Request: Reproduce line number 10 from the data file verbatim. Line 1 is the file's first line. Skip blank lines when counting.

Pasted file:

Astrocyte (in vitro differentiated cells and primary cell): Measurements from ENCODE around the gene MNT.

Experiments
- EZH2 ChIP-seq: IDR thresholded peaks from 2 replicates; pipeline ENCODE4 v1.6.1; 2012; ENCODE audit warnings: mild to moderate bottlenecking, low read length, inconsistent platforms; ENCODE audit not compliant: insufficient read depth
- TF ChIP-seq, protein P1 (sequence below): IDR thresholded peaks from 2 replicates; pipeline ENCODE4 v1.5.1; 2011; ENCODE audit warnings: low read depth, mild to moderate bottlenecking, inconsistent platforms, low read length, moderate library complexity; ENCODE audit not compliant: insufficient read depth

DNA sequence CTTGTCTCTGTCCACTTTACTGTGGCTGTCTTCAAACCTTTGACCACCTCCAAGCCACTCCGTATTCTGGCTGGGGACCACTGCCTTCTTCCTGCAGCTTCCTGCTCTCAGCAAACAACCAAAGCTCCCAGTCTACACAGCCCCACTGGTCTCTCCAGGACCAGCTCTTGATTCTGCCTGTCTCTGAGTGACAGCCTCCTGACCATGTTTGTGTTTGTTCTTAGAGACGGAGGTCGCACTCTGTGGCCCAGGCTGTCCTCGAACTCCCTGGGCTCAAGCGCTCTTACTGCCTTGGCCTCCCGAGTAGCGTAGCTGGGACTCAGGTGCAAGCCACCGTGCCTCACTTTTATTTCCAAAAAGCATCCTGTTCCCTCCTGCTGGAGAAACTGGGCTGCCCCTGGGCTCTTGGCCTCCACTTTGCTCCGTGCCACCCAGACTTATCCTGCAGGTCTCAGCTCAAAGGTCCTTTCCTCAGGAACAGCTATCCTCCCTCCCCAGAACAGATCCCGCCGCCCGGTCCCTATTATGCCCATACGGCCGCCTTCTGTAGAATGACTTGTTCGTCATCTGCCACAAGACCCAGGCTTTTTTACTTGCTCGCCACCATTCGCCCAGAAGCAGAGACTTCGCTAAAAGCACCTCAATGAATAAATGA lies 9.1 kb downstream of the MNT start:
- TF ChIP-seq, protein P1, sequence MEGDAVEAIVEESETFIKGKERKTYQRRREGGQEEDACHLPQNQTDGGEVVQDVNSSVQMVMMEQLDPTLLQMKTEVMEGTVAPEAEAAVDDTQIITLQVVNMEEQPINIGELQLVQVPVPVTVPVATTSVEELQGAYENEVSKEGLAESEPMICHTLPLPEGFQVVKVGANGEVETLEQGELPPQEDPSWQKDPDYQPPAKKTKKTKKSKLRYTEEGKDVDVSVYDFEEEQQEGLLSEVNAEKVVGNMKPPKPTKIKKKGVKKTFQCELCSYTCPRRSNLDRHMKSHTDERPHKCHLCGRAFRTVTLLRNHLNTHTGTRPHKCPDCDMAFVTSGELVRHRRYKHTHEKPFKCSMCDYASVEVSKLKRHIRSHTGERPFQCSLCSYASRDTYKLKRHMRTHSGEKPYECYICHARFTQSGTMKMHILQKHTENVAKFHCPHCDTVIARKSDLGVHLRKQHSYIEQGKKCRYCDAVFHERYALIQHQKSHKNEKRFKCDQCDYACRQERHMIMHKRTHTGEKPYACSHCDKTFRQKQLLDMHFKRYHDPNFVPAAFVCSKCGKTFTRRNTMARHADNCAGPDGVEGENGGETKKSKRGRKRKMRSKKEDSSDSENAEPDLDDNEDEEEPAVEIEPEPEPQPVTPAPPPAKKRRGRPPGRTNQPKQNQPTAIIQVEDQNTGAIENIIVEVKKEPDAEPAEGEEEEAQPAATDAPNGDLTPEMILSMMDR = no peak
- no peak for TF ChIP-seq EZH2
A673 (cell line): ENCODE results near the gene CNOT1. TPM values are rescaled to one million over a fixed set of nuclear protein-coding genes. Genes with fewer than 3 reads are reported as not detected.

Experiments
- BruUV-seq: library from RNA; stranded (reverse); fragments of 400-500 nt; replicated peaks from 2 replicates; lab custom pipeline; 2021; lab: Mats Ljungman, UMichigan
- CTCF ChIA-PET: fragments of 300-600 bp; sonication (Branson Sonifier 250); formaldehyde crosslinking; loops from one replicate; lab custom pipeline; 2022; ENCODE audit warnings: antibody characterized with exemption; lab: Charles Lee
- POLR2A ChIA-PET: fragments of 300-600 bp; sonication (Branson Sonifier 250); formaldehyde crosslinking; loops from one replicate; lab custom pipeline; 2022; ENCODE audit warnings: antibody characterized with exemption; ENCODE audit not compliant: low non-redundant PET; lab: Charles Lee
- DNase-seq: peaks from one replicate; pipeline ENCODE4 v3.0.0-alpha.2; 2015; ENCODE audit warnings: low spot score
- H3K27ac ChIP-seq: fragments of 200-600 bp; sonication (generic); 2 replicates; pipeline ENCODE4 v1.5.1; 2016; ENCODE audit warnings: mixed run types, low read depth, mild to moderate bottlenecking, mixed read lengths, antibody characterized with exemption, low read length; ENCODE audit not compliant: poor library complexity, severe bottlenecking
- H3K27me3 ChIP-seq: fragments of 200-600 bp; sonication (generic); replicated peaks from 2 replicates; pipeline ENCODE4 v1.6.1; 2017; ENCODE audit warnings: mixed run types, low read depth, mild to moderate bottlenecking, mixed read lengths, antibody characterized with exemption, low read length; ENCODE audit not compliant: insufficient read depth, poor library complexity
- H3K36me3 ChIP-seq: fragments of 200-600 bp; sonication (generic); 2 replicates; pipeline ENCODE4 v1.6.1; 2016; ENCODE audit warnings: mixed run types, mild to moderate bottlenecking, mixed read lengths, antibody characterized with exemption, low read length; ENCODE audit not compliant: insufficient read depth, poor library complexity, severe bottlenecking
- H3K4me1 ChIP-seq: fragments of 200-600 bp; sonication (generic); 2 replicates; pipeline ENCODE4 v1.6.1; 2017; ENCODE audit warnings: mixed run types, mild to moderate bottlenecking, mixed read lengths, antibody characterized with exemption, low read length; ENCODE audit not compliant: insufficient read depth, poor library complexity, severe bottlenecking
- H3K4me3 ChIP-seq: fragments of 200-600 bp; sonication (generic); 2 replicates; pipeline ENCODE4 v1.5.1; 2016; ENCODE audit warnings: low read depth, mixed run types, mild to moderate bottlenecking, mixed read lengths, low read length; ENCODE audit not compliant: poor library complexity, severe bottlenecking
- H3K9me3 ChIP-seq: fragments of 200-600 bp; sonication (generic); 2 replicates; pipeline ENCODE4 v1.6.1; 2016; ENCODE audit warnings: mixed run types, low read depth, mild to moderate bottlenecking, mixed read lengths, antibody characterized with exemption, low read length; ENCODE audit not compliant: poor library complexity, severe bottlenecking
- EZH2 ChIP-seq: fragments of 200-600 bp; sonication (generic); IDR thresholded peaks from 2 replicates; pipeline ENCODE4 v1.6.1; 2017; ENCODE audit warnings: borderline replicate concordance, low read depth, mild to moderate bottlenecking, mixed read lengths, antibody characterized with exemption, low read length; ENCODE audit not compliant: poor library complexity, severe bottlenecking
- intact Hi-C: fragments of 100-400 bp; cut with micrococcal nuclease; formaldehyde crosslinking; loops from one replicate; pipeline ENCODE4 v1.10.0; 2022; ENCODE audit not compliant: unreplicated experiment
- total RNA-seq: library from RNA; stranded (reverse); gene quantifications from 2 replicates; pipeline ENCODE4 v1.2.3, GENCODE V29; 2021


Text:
- BruUV-seq: library from RNA; stranded (reverse); fragments of 400-500 nt; replicated peaks from 2 replicates; lab custom pipeline; 2021; lab: Mats Ljungman, UMichigan